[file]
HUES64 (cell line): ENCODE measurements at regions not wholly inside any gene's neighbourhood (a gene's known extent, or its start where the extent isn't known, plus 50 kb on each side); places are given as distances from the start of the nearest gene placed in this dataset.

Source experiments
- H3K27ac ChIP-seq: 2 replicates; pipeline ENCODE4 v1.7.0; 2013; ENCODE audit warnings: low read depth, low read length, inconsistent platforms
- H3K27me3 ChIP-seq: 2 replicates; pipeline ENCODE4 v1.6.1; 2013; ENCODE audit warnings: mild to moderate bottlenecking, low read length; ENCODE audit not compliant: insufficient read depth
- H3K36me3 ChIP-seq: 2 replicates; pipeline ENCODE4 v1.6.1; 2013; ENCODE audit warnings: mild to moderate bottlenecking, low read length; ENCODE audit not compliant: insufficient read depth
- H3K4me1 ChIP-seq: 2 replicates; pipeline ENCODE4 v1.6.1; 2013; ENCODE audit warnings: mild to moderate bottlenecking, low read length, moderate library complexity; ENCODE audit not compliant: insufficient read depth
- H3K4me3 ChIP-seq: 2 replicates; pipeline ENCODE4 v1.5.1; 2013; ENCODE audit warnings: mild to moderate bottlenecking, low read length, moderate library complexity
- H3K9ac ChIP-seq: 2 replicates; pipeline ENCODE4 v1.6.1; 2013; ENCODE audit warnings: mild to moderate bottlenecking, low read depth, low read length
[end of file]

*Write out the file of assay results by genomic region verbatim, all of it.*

HUES64 (cell line): ENCODE measurements at regions not wholly inside any gene's neighbourhood (a gene's known extent, or its start where the extent isn't known, plus 50 kb on each side); places are given as distances from the start of the nearest gene placed in this dataset.

Source experiments
- H3K27ac ChIP-seq: 2 replicates; pipeline ENCODE4 v1.7.0; 2013; ENCODE audit warnings: low read depth, low read length, inconsistent platforms
- H3K27me3 ChIP-seq: 2 replicates; pipeline ENCODE4 v1.6.1; 2013; ENCODE audit warnings: mild to moderate bottlenecking, low read length; ENCODE audit not compliant: insufficient read depth
- H3K36me3 ChIP-seq: 2 replicates; pipeline ENCODE4 v1.6.1; 2013; ENCODE audit warnings: mild to moderate bottlenecking, low read length; ENCODE audit not compliant: insufficient read depth
- H3K4me1 ChIP-seq: 2 replicates; pipeline ENCODE4 v1.6.1; 2013; ENCODE audit warnings: mild to moderate bottlenecking, low read length, moderate library complexity; ENCODE audit not compliant: insufficient read depth
- H3K4me3 ChIP-seq: 2 replicates; pipeline ENCODE4 v1.5.1; 2013; ENCODE audit warnings: mild to moderate bottlenecking, low read length, moderate library complexity
- H3K9ac ChIP-seq: 2 replicates; pipeline ENCODE4 v1.6.1; 2013; ENCODE audit warnings: mild to moderate bottlenecking, low read depth, low read length